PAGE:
Wyatt Wisenbaker – Juice Magazine State of Skate Interview

Name: Wyatt Wisenbaker
Hometown: Chesapeake, Virginia
Age: 14
Sponsors: Wave Riding Vehicles, Cockfight Skateboards, Ace Trucks, Speedlab Wheels, Burly Caps, Black Flys Eyewear, Globe shoes, S1 helmets, and Rockstar Bearings.

What set-up are you riding right now? Board, trucks, wheels, grip, hardware…
Adam Wiggins Cockfight Skateboard, Speedlab Vapor wheels, Ace trucks, Fly Paper Griptape, Randoms Alien hardware and Rockstar bearings.

What’s the most fun skater-built or renegade spot that you’ve skated lately?
Hands down WSVT.

Have you ever built something to skate?
Yes, a few years ago I built a mini ramp. It was about four feet tall and eight feet wide. Unfortunately, the city made us tear it down within the first two months of skating it.

Who do you like to skate with these days?
I like to skate with anyone who is skating and getting rad, but I prefer to skate with my mentors who skated in the ‘80s. They just bring the stoke and history to the session.

Best skate graphic you have seen lately?
The Eddie “Spaghetti” model by Cockfight skateboards. To me, this graphic embodies the essence of skateboarding. It is simple and it depicts the fun and best times in skateboarding. It goes back to the era of simply barging a pool and skating for fun.

Best thing you’ve skated in a skatepark?
Probably my favorite thing to skate in skateparks are snake runs. They have so many lines and are so unique. The best one I have ever skated is the one at Arvada, Colorado.

Favorite skateboarders of all time?
It is hard to narrow it down to a few. I look up to so many people who all have contributed to skateboarding. To narrow it down would almost be a crime. I try to blend many styles to make my own, but when I do bonelesses, I try to emulate Phillips and, when I do frontside inverts, I try to emulate Caballero, just to name a couple. For favorite skater of today, I would say Ben Raybourn because of how different he skates and how he blends the new tricks and styles with the old. Plus, he just looks like he is having a good time skating.

Is there anything that hasn’t been built to skate yet that you’d like to see built?
A nice concrete park built closer to me, with a snake run. Haha.

Best road trip you ever took?
That’s a hard one. I love skating in California, but Texas is a lot more relaxed and everything is not a contest. Texas was the most fun trip I have ever been on.

Any skate-related charities you support?
I wouldn’t say any charities, but I have supported a lot of causes in 2010. I went to an event in northern Virginia to support a skater who had just lost the fight against cancer. I also purchased the Dave Tuck memorial board to help with his fight against cancer as well as the recent Eddie “Spaghetti” board.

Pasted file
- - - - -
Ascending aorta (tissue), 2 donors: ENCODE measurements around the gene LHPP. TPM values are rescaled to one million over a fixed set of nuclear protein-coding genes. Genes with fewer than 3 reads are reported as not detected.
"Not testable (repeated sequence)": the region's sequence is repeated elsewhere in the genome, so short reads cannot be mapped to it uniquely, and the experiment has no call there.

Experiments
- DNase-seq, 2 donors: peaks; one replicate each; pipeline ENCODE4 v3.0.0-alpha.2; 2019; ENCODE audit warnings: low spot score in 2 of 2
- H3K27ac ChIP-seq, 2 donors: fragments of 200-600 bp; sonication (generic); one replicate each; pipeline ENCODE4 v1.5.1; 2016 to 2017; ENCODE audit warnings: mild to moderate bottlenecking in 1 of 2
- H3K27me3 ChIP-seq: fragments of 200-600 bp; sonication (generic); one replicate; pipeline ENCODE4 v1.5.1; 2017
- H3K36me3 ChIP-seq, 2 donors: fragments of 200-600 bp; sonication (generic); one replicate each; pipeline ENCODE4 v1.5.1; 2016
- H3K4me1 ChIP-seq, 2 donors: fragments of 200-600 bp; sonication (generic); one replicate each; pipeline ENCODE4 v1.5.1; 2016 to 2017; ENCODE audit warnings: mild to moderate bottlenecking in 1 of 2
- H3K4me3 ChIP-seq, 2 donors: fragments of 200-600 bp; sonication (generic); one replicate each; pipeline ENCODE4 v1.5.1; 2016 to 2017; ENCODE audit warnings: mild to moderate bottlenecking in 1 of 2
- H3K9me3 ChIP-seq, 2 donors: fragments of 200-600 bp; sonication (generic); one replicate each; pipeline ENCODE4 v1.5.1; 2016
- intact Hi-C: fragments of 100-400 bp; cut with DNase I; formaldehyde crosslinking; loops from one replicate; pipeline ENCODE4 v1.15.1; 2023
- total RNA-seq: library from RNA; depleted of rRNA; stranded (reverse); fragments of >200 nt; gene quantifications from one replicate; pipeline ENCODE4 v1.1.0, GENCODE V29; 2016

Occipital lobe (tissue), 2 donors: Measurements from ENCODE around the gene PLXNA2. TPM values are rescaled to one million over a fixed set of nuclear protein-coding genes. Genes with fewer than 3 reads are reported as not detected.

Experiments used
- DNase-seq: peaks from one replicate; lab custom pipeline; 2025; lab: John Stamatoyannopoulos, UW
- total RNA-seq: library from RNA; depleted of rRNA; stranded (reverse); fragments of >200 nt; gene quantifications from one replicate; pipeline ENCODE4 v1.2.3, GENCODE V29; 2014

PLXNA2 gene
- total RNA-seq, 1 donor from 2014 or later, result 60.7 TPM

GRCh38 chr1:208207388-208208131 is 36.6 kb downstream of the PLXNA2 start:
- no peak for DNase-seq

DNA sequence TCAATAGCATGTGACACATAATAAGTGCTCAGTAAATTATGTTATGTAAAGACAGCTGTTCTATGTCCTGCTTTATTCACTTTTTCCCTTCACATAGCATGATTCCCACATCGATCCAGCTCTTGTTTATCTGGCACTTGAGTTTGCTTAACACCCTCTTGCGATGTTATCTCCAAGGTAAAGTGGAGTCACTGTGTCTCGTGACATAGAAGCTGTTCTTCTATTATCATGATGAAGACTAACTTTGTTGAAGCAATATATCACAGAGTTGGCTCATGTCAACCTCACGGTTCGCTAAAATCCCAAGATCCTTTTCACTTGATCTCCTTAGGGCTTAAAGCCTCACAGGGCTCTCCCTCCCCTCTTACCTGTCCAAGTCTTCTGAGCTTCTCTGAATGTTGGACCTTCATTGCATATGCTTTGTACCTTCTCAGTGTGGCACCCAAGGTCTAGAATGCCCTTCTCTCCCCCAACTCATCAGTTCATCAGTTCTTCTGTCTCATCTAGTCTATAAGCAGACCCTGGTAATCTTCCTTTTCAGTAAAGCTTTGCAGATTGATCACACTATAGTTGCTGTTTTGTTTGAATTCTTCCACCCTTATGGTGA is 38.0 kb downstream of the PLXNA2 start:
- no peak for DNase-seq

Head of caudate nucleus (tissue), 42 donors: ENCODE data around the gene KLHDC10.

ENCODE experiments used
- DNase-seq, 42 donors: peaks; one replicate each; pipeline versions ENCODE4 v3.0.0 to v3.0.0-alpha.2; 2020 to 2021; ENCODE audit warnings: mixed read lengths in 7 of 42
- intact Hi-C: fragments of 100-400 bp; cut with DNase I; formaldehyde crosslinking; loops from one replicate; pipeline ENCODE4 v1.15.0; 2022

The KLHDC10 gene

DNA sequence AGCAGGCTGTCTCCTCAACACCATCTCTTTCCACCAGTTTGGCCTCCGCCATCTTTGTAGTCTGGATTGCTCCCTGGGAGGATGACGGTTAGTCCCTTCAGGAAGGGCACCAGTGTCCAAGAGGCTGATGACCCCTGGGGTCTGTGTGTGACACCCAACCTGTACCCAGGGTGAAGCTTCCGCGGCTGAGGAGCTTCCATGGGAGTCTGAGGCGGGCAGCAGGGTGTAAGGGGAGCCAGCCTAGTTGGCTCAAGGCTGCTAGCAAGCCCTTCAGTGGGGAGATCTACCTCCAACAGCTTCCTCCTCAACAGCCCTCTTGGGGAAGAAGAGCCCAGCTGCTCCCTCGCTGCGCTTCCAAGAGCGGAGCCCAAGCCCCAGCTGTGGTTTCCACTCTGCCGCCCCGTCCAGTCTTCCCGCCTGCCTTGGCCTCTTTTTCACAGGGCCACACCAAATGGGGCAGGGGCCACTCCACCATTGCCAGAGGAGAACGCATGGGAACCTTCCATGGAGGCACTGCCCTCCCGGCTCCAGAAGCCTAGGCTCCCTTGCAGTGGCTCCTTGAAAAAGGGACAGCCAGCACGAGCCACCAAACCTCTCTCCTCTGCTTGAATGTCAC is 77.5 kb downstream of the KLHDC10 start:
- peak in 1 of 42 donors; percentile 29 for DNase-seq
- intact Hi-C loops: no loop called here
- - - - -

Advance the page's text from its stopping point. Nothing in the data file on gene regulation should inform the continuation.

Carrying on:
What music have you been listening to?
A lot of Agent Orange, the Descendents, Black Flag, Bad Brains, Black Sabbath, Dead Kennedys, the Adolescents and the Ramones.

What do you consider the responsibilities of a professional skateboarder?
The only thing that any skater should do is have fun and skate as much as you can.

Which skate shops do you support most?
Wave Riding Vehicles. They started out as a surf shop in 1967 and, in the late 70’s, they opened up a skate shop in the back. Everyone who works there knows what they are talking about and skates themselves.

Favorite skate photo of all time?
I am partial to the East Coast because that is where I’m from. I love looking through old skate mags and seeing pictures of Trashmore, which has so much history. I especially like this photo of Billy Ruff doing a frontside invert. The photo was taken by Mofo. I also really like a photo of Chris Miller at the Hawk estate. That photo was taken by Mofo. He is on the vert extension in a smith. Skate photos are extremely important to the history of skateboarding because they capture the style of the skater and preserve that split second in time forever.

What is your take on girls skateboarding?
I think anyone who wants to skate should do it.

What skateboarding memorabilia do you have that means the most to you?
I have a third place trophy for a contest called “Get Rad for Ray,” which helped the Ray Underhill foundation. That was a really rad day.

Who contributes the most to your local skate scene?